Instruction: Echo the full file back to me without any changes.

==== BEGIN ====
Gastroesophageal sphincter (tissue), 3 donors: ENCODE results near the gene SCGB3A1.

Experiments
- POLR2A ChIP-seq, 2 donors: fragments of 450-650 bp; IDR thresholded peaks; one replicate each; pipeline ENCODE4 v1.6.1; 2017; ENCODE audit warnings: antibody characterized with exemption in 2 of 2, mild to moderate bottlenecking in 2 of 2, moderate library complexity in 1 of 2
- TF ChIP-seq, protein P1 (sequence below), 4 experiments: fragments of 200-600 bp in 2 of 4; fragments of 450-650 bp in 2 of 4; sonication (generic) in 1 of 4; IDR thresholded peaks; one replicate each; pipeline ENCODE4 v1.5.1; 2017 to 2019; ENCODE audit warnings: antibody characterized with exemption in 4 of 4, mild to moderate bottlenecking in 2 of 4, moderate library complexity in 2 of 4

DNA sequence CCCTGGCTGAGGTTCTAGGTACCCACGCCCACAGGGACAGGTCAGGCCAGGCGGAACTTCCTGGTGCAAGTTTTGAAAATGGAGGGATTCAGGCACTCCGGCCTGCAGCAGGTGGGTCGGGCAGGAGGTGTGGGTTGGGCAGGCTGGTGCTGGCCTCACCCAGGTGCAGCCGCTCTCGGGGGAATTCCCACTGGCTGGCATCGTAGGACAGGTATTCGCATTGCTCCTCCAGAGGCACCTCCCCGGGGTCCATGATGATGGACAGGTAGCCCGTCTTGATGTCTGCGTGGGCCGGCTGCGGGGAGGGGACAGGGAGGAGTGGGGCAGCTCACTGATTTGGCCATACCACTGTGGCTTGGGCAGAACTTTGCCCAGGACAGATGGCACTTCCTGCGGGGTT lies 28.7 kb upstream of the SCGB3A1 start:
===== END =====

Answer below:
Gastroesophageal sphincter (tissue), 3 donors: ENCODE results near the gene SCGB3A1.

Experiments
- POLR2A ChIP-seq, 2 donors: fragments of 450-650 bp; IDR thresholded peaks; one replicate each; pipeline ENCODE4 v1.6.1; 2017; ENCODE audit warnings: antibody characterized with exemption in 2 of 2, mild to moderate bottlenecking in 2 of 2, moderate library complexity in 1 of 2
- TF ChIP-seq, protein P1 (sequence below), 4 experiments: fragments of 200-600 bp in 2 of 4; fragments of 450-650 bp in 2 of 4; sonication (generic) in 1 of 4; IDR thresholded peaks; one replicate each; pipeline ENCODE4 v1.5.1; 2017 to 2019; ENCODE audit warnings: antibody characterized with exemption in 4 of 4, mild to moderate bottlenecking in 2 of 4, moderate library complexity in 2 of 4

DNA sequence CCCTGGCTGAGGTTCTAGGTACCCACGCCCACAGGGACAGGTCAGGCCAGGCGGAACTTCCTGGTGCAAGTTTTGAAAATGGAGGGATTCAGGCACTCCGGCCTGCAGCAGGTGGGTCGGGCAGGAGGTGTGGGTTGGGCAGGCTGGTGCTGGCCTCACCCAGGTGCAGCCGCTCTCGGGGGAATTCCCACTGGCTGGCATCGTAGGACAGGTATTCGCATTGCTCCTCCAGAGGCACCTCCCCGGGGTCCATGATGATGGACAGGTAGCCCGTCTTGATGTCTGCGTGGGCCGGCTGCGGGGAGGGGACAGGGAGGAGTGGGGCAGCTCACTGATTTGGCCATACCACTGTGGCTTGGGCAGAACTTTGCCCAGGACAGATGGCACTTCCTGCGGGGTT lies 28.7 kb upstream of the SCGB3A1 start: